I am not by nature a tidy person. Give me a piece of paper today and unless I literally pin it to the wall, it will be lost in a whirl of papers by the end of the week. It’s frustrating and I have gone to great lengths and through remarkable feats of creativity to have this not be the case. But it is. Repeatedly.

I am not by nature a person who works in one place. I roam from room to room and work wherever it is quietest at any given time. I used to keep my papers in portable files and lug them around with me but that got old – fast – when I began work on a book with thousands of pages of documents and scores of very big and dusty books.

I am by nature a person who works on more than one thing, at differing stages for each project, at one time. I’ll be doing preliminary research for one. Tracking down primary sources for another. Completing a draft for another. You get the picture. And it may be a while until I cycle back through.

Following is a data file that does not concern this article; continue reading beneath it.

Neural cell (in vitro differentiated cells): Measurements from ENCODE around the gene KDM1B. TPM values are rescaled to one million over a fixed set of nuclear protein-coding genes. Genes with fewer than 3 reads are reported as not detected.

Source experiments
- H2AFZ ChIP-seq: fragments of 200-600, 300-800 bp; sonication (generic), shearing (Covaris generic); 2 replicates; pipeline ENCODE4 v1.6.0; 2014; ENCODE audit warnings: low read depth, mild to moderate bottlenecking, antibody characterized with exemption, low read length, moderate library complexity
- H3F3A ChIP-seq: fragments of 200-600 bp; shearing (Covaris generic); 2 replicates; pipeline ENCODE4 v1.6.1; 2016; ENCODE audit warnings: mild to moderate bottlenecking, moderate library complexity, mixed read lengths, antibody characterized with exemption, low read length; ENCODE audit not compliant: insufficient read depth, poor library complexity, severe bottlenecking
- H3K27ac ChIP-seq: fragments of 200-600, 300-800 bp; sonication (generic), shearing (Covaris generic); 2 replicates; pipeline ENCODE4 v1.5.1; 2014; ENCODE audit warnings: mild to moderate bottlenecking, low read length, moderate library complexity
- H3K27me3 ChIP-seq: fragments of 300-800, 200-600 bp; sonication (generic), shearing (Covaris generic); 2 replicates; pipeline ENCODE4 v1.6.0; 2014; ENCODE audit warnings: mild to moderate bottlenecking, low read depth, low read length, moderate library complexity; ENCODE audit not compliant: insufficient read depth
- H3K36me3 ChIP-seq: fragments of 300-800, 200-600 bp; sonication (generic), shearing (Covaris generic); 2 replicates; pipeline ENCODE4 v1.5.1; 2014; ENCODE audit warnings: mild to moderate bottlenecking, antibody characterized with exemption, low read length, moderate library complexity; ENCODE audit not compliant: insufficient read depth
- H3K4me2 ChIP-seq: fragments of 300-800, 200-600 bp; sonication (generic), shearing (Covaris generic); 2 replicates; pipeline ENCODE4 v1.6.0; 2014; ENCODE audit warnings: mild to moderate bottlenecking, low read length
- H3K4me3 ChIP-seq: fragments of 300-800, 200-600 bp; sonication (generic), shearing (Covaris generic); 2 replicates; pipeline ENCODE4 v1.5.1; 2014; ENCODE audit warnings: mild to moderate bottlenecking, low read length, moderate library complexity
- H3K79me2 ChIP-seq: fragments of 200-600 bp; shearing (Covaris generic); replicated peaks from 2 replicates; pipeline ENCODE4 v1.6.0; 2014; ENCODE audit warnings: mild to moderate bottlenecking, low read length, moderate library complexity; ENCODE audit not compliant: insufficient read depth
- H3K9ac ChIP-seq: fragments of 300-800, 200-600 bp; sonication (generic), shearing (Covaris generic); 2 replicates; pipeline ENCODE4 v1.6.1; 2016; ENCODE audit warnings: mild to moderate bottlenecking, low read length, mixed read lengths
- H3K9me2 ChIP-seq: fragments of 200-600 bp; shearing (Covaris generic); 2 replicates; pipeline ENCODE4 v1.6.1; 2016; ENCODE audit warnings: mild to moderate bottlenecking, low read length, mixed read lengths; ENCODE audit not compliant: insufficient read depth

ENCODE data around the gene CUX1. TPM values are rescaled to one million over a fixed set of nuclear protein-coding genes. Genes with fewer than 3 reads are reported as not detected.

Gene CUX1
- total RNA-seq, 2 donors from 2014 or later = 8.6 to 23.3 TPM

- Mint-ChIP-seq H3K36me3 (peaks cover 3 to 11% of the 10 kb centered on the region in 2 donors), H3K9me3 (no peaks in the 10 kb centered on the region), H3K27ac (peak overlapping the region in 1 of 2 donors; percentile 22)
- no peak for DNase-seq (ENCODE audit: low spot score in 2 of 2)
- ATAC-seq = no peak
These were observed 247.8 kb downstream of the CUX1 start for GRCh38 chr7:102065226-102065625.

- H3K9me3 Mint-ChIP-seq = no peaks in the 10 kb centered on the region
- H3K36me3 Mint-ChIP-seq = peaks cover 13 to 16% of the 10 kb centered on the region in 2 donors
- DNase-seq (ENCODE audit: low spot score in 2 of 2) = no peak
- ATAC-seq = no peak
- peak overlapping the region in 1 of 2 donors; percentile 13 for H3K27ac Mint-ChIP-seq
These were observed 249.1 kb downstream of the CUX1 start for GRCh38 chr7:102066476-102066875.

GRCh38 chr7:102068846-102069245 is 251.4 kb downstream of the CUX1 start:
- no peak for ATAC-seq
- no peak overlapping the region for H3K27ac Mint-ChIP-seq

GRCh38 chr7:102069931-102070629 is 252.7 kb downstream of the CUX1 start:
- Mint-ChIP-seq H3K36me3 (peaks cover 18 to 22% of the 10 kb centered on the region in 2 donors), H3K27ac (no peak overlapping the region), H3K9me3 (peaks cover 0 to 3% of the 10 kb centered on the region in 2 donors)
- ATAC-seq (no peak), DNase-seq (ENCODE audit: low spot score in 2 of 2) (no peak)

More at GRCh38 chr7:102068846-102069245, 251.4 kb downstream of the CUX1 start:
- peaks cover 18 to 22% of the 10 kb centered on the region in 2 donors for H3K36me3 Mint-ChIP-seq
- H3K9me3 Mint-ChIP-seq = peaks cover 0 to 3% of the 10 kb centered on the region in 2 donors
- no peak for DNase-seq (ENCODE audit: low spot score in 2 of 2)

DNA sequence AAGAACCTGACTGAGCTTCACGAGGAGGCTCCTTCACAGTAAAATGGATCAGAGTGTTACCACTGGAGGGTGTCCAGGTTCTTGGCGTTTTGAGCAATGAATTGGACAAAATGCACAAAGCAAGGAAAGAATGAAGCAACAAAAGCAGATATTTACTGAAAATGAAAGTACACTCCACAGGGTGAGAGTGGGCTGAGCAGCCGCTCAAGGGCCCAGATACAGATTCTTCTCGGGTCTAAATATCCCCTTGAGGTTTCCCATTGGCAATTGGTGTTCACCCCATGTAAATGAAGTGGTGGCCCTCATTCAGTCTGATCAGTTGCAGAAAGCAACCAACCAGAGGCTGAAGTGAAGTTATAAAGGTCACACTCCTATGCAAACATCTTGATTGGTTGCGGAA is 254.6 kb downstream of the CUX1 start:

I am by nature a person who hates to lose things. When I can’t find something it doesn’t just ruin my day and waste by time, it produces a sort of blue melancholy that can best be described as a mini-pity-party. As anyone who writes is well aware, there is not time for pity parties, mini or otherwise, in our jammed days.

Being a person who hates to lose things, works wherever it is best at that moment, and yet is not tidy – and lacks sufficient wall space for all my important papers – it became necessary to find a solution. A foolproof solution.

Enter Scrivener.

I have it on my laptop and my desktop. I keep the working file up in the “cloud” and bring it down to where I am when I need it. Find a pdf of an out of print book on Google Books? Not a problem. I download it and bring it right into Scrivener. There’s a website I absolutely must remember for this project? Forget adding it to the 2,469 bookmarks I already have. I link it to Scrivener where the page is saved with the link intact so I can go to it from within Scrivener. Photos? Into Scrivener. Interview notes? Scrivener. Anything else? There’s a way to have it incorporated into Scrivener.

Once it’s in Scrivener, I can search and anything in any form that meets the criteria is identified. Nothing is ever lost. It’s all in one place. I can organize it different ways. I can make notes on it in different ways.

It’s the equivalent of one big wall.

And it’s tidy!